Court's Ruling Against Lesbian Teacher Marks a Major Win For Religious Freedom

Emma Campbell | July 17, 2023
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The Seventh Circuit Court of Appeals ruled against a former employee of a Catholic school, who alleged her contract was not renewed because of the disclosure of her same-sex marriage.

Michelle Fitzgerald filed a lawsuit against Roncalli High School and the Archdiocese of Indianapolis in 2019, after the school informed her that they would not be renewing her contract because she was in a same-sex marriage. Fitzgerald had worked as a guidance counselor at the school for 14 years before school officials became aware of her marriage, which was in violation of the terms of agreement with the school.

Fitzgerald argued that the school’s termination was sex discrimination, and asserted that because her role at the school was “religious,” she had earned a religious exemption that prevented the school from firing her on terms of faith. In his 15-page opinion, Judge Richard Young determined that Fitzgerald’s claim to a religious exemption was negated by the school’s clearly communicated policy that same-sex relationships were prohibited for employees.

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“[T]he parties do not dispute that Roncalli and the Archdiocese had a non-pretextual religious policy against employees entering into same-sex marriages and that Fitzgerald was terminated because she did so,” Young said in the opinion. “As such, Fitzgerald’s Title VII claims would be barred by the religious employer exemption.”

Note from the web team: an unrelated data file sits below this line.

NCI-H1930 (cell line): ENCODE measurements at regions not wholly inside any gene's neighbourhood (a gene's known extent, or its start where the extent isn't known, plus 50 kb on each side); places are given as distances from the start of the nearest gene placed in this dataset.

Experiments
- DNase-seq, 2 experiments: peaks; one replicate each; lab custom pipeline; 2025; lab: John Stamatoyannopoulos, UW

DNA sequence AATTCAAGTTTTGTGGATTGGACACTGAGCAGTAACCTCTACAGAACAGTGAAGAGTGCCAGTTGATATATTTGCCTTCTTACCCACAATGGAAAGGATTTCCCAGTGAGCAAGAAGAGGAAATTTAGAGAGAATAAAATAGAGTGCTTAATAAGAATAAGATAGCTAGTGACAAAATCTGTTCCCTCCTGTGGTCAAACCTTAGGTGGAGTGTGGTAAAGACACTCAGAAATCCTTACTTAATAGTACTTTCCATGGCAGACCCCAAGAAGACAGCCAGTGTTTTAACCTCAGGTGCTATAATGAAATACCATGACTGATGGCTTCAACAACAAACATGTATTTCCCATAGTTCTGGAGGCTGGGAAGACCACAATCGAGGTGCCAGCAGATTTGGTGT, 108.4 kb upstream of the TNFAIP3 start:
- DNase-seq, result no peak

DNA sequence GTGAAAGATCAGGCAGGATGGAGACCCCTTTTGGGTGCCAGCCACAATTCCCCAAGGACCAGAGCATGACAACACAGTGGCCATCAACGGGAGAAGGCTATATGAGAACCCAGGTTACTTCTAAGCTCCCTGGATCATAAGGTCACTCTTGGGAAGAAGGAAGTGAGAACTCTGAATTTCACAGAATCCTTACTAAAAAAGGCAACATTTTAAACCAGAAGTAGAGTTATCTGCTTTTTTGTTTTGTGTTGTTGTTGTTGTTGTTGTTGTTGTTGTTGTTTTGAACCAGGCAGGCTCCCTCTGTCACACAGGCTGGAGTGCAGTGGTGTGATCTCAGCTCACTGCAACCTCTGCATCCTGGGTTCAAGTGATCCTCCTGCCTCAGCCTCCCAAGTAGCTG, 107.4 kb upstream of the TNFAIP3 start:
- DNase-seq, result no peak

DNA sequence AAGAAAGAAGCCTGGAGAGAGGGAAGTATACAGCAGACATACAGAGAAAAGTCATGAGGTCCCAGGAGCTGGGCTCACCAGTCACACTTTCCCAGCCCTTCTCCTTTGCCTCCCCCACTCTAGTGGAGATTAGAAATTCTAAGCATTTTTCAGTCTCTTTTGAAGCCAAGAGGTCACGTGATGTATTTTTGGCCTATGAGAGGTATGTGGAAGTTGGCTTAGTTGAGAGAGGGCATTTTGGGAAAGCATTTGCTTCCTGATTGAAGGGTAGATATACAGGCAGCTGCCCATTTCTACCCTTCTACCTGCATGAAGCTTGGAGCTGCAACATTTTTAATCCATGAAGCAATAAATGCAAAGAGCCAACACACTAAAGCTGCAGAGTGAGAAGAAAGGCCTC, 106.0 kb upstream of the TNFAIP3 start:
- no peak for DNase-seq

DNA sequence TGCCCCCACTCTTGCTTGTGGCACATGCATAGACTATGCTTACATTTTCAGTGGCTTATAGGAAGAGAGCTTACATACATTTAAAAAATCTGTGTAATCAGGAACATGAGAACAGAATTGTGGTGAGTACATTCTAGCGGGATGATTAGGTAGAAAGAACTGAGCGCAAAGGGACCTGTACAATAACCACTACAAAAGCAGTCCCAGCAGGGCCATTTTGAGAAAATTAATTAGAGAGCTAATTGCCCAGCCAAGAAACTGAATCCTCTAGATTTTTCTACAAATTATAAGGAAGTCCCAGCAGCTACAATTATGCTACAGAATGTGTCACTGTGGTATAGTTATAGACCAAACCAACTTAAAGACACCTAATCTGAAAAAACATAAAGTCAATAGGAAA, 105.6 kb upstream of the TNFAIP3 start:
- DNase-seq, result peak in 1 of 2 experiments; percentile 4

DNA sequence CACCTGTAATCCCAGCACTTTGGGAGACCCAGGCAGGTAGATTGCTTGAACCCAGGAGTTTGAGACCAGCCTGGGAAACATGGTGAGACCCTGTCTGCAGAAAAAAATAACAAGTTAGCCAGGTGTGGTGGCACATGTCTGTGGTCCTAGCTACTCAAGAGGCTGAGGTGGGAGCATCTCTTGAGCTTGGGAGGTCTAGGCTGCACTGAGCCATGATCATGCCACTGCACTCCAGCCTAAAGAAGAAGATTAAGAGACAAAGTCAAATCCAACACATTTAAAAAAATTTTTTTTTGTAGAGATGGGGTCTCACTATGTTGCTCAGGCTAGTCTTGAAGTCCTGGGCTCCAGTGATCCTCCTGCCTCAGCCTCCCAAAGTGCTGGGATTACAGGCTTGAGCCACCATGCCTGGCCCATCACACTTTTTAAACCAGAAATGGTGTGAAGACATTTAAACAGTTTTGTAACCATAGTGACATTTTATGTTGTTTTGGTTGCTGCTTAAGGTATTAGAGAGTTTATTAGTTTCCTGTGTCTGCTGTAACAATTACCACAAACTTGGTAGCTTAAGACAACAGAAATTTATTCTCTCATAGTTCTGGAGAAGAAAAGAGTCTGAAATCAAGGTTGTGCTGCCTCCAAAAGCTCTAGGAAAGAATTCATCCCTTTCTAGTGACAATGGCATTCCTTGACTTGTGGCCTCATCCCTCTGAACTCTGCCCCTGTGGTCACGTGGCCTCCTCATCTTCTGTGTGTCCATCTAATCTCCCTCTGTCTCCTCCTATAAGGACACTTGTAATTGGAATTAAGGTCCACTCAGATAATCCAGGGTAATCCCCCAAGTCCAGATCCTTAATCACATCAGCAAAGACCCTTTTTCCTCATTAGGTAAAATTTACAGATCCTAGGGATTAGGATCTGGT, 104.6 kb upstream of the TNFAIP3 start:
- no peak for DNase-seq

The court determined that even though Fitzgerald’s role was demonstrably religious, her own admissions weakened her claim because they proved that she continually contradicted the religion she promoted. For example, Fitzgerald admitted that she exaggerated her claims of involvement with certain religious components of the school in order to get a raise, rather than out of true belief.

“Even if we accept that she exaggerated on her evaluation and did not actually perform these religious duties, the fact that she mentioned these activities in her self-evaluation to get a raise supports that she understood these criteria to be important to the school,” Young wrote. “As the defendants persuasively explain, ‘the very fact that she would exaggerate about performing religious tasks to get a raise only underscores that it was Roncalli’s expectation that she perform them.’”

Joseph Davis, counsel at The Becket Fund for Religious Liberty, praised the decision as a win for religious liberty.

“Religious schools exist to pass on the faith to the next generation and to do that, they need the freedom to choose leaders who are fully committed to their religious mission,” Davis said. “The precedent keeps piling up: Catholic schools can ask Catholic school teachers and administrators to be fully supportive of Catholic teaching.”

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